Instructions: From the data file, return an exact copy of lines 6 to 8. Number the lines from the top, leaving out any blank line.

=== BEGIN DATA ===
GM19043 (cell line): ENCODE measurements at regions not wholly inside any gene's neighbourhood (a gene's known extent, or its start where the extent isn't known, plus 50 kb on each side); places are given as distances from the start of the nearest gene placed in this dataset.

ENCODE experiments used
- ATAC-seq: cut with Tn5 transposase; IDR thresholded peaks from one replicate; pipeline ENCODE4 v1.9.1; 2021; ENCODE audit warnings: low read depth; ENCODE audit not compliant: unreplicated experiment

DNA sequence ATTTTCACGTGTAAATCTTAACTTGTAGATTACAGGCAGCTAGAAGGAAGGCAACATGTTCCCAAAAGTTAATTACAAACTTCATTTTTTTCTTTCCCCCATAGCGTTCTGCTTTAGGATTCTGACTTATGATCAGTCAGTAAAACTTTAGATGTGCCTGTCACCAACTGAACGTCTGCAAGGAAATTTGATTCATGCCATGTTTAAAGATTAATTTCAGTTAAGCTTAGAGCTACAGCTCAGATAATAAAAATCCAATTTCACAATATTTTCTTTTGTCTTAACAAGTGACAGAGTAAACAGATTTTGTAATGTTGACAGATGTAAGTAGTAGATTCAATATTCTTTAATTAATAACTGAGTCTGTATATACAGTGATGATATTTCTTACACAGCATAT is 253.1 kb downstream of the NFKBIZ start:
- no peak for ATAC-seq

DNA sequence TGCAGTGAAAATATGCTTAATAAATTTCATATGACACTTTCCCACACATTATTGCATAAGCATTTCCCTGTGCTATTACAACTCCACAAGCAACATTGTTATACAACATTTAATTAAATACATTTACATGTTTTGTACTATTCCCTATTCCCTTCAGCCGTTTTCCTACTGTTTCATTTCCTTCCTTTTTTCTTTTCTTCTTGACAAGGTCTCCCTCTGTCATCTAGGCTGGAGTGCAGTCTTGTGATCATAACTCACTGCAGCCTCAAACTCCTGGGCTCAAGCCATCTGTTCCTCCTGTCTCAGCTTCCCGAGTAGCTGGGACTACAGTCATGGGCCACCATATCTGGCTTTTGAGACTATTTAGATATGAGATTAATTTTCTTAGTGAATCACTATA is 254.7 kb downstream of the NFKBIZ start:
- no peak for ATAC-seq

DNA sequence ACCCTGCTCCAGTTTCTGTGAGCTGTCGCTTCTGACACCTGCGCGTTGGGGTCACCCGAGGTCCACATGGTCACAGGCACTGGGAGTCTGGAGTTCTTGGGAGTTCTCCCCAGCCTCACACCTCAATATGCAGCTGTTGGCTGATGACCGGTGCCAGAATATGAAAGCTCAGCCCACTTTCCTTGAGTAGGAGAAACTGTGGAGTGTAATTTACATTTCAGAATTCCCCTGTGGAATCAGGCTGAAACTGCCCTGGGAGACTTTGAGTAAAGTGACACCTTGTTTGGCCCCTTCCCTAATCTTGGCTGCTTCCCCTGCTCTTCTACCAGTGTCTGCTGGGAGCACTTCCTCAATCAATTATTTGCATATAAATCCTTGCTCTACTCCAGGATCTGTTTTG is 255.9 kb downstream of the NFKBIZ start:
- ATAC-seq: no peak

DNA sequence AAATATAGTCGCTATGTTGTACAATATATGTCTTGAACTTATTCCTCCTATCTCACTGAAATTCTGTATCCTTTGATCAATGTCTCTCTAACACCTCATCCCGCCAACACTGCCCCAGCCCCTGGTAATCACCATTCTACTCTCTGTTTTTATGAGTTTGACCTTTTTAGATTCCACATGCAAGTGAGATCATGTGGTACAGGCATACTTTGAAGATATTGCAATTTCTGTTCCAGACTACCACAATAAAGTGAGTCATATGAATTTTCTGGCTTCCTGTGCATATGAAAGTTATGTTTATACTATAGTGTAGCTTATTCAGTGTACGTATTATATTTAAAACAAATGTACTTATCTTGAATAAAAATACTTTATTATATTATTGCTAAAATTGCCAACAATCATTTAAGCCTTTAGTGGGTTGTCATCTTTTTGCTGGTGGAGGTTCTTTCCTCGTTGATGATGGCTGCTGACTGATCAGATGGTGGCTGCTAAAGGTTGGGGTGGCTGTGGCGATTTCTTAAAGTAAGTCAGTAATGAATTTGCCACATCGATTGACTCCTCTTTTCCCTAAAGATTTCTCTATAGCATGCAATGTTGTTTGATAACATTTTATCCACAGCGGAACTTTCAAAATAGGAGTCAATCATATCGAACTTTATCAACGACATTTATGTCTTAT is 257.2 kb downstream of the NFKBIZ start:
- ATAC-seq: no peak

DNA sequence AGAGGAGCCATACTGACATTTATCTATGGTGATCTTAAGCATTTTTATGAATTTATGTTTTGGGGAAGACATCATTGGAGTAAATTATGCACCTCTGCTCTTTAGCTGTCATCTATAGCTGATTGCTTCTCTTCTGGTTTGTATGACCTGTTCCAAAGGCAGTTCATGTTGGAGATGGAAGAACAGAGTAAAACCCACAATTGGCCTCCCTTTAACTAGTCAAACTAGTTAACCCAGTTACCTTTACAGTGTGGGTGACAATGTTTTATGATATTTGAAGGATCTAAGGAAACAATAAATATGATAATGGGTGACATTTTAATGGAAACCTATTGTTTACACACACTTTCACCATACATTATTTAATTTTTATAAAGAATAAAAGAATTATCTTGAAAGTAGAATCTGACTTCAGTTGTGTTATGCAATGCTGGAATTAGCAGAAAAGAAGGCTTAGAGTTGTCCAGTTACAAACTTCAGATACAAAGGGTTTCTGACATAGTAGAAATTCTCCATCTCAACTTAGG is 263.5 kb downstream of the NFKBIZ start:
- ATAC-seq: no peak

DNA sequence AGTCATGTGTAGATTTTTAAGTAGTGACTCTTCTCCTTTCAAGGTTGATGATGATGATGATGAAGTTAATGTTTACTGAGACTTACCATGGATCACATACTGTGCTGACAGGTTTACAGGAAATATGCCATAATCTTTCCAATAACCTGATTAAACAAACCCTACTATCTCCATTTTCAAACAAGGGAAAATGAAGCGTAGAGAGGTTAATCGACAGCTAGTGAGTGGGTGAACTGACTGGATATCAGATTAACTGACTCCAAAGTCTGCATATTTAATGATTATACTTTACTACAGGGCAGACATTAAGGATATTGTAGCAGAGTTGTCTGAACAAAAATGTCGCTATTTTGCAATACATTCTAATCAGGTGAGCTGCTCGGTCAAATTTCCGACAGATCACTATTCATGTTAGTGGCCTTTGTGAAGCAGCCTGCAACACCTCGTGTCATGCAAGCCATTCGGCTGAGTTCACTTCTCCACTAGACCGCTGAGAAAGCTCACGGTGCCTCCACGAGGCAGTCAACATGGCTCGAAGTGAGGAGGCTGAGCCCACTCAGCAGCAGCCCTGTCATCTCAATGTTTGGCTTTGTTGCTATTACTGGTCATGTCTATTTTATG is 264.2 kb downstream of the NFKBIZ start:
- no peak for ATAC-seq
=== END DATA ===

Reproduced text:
DNA sequence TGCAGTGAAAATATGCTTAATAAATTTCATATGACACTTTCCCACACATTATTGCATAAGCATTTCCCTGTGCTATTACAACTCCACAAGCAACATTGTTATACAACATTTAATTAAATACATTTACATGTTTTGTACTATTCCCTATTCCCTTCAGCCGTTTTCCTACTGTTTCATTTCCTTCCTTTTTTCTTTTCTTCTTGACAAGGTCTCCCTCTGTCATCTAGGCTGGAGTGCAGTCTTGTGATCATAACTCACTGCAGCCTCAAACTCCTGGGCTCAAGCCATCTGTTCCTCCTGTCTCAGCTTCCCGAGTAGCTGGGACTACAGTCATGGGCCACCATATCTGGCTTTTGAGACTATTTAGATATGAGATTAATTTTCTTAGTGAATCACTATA is 254.7 kb downstream of the NFKBIZ start:
- no peak for ATAC-seq

DNA sequence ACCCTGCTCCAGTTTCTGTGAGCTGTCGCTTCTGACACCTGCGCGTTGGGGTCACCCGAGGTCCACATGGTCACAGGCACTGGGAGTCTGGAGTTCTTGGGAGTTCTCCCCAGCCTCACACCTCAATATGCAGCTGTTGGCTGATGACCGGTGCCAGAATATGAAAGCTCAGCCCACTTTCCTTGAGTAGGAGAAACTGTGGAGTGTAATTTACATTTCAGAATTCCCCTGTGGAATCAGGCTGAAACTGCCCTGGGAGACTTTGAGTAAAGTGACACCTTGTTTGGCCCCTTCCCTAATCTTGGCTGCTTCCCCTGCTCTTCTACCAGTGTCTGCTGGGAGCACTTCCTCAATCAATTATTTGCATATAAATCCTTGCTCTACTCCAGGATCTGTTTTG is 255.9 kb downstream of the NFKBIZ start: